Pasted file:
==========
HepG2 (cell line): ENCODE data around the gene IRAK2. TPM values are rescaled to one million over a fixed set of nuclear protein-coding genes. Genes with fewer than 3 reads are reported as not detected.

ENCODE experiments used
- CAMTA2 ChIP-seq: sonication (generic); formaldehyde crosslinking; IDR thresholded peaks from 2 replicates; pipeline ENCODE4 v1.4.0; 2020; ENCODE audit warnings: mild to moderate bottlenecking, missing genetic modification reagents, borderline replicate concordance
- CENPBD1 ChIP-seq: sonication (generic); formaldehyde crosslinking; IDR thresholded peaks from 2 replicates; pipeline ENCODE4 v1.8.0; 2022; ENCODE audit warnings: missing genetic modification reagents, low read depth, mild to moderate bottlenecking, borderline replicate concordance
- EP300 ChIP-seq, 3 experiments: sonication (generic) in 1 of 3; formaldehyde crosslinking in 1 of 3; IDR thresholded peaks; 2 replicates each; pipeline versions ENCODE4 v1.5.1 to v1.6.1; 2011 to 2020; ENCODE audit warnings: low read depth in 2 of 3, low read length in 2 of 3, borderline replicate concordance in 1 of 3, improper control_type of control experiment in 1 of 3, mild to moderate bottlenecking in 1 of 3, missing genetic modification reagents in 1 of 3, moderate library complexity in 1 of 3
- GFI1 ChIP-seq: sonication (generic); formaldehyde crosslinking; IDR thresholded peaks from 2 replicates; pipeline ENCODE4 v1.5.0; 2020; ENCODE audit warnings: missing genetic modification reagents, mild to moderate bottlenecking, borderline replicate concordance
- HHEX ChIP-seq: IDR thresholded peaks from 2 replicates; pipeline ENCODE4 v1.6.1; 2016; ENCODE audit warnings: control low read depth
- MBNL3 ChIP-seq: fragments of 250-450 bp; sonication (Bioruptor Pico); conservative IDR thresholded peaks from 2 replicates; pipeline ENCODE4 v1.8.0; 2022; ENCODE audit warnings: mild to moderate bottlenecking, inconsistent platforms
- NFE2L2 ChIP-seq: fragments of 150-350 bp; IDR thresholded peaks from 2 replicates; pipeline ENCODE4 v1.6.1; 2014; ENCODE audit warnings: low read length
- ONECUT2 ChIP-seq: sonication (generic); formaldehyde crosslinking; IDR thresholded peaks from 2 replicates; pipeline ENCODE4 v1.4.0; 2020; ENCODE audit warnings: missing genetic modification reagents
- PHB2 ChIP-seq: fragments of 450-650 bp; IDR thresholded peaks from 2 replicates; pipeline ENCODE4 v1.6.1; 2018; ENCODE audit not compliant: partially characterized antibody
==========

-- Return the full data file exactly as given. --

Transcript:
HepG2 (cell line): ENCODE data around the gene IRAK2. TPM values are rescaled to one million over a fixed set of nuclear protein-coding genes. Genes with fewer than 3 reads are reported as not detected.

ENCODE experiments used
- CAMTA2 ChIP-seq: sonication (generic); formaldehyde crosslinking; IDR thresholded peaks from 2 replicates; pipeline ENCODE4 v1.4.0; 2020; ENCODE audit warnings: mild to moderate bottlenecking, missing genetic modification reagents, borderline replicate concordance
- CENPBD1 ChIP-seq: sonication (generic); formaldehyde crosslinking; IDR thresholded peaks from 2 replicates; pipeline ENCODE4 v1.8.0; 2022; ENCODE audit warnings: missing genetic modification reagents, low read depth, mild to moderate bottlenecking, borderline replicate concordance
- EP300 ChIP-seq, 3 experiments: sonication (generic) in 1 of 3; formaldehyde crosslinking in 1 of 3; IDR thresholded peaks; 2 replicates each; pipeline versions ENCODE4 v1.5.1 to v1.6.1; 2011 to 2020; ENCODE audit warnings: low read depth in 2 of 3, low read length in 2 of 3, borderline replicate concordance in 1 of 3, improper control_type of control experiment in 1 of 3, mild to moderate bottlenecking in 1 of 3, missing genetic modification reagents in 1 of 3, moderate library complexity in 1 of 3
- GFI1 ChIP-seq: sonication (generic); formaldehyde crosslinking; IDR thresholded peaks from 2 replicates; pipeline ENCODE4 v1.5.0; 2020; ENCODE audit warnings: missing genetic modification reagents, mild to moderate bottlenecking, borderline replicate concordance
- HHEX ChIP-seq: IDR thresholded peaks from 2 replicates; pipeline ENCODE4 v1.6.1; 2016; ENCODE audit warnings: control low read depth
- MBNL3 ChIP-seq: fragments of 250-450 bp; sonication (Bioruptor Pico); conservative IDR thresholded peaks from 2 replicates; pipeline ENCODE4 v1.8.0; 2022; ENCODE audit warnings: mild to moderate bottlenecking, inconsistent platforms
- NFE2L2 ChIP-seq: fragments of 150-350 bp; IDR thresholded peaks from 2 replicates; pipeline ENCODE4 v1.6.1; 2014; ENCODE audit warnings: low read length
- ONECUT2 ChIP-seq: sonication (generic); formaldehyde crosslinking; IDR thresholded peaks from 2 replicates; pipeline ENCODE4 v1.4.0; 2020; ENCODE audit warnings: missing genetic modification reagents
- PHB2 ChIP-seq: fragments of 450-650 bp; IDR thresholded peaks from 2 replicates; pipeline ENCODE4 v1.6.1; 2018; ENCODE audit not compliant: partially characterized antibody